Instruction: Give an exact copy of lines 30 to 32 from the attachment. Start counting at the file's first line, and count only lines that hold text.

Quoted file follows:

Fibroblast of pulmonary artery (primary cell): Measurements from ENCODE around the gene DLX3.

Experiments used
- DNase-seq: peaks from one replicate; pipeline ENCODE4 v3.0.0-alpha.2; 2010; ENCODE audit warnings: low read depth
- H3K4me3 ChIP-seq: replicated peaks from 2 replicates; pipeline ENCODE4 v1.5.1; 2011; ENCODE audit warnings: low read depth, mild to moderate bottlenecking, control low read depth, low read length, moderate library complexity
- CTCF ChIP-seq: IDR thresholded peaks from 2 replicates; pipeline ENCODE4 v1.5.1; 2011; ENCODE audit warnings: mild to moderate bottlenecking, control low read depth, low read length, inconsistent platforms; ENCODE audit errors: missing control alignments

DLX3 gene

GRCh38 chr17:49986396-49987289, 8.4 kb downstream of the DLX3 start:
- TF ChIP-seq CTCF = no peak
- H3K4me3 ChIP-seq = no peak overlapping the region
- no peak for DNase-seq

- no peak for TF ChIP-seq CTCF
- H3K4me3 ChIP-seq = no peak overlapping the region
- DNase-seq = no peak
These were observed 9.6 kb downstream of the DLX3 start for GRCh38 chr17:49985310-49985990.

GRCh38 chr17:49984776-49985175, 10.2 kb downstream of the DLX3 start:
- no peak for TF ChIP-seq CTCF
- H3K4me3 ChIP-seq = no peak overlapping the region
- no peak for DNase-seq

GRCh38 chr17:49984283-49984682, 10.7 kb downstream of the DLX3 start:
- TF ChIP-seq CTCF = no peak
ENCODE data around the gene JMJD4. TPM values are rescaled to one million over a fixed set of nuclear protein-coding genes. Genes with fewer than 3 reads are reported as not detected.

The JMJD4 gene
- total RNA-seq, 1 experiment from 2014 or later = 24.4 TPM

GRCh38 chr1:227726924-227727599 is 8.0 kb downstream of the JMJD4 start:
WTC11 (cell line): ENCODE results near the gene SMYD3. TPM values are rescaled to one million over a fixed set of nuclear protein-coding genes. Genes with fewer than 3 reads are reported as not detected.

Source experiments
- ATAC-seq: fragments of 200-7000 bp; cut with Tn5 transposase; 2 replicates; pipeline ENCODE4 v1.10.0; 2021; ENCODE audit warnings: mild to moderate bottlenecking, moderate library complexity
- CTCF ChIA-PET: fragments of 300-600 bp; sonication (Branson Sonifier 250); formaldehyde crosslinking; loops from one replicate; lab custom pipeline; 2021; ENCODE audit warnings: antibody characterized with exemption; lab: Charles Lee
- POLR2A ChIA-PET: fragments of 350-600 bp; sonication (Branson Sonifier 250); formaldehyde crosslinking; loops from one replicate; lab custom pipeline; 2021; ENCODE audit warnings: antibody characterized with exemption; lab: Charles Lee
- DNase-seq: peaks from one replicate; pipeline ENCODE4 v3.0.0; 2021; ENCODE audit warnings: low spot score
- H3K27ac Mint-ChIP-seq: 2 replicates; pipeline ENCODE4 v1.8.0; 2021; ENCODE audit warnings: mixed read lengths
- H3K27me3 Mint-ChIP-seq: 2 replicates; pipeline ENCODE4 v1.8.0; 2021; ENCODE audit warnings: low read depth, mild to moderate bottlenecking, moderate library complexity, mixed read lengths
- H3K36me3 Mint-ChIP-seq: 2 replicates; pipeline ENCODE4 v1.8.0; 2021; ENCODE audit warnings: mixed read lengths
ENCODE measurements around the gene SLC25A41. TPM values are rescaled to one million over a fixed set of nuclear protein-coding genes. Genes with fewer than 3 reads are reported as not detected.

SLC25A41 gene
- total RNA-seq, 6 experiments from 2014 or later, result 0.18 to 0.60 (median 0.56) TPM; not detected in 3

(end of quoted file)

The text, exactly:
- DNase-seq: peaks from one replicate; pipeline ENCODE4 v3.0.0; 2021; ENCODE audit warnings: low spot score
- H3K27ac Mint-ChIP-seq: 2 replicates; pipeline ENCODE4 v1.8.0; 2021; ENCODE audit warnings: mixed read lengths
- H3K27me3 Mint-ChIP-seq: 2 replicates; pipeline ENCODE4 v1.8.0; 2021; ENCODE audit warnings: low read depth, mild to moderate bottlenecking, moderate library complexity, mixed read lengths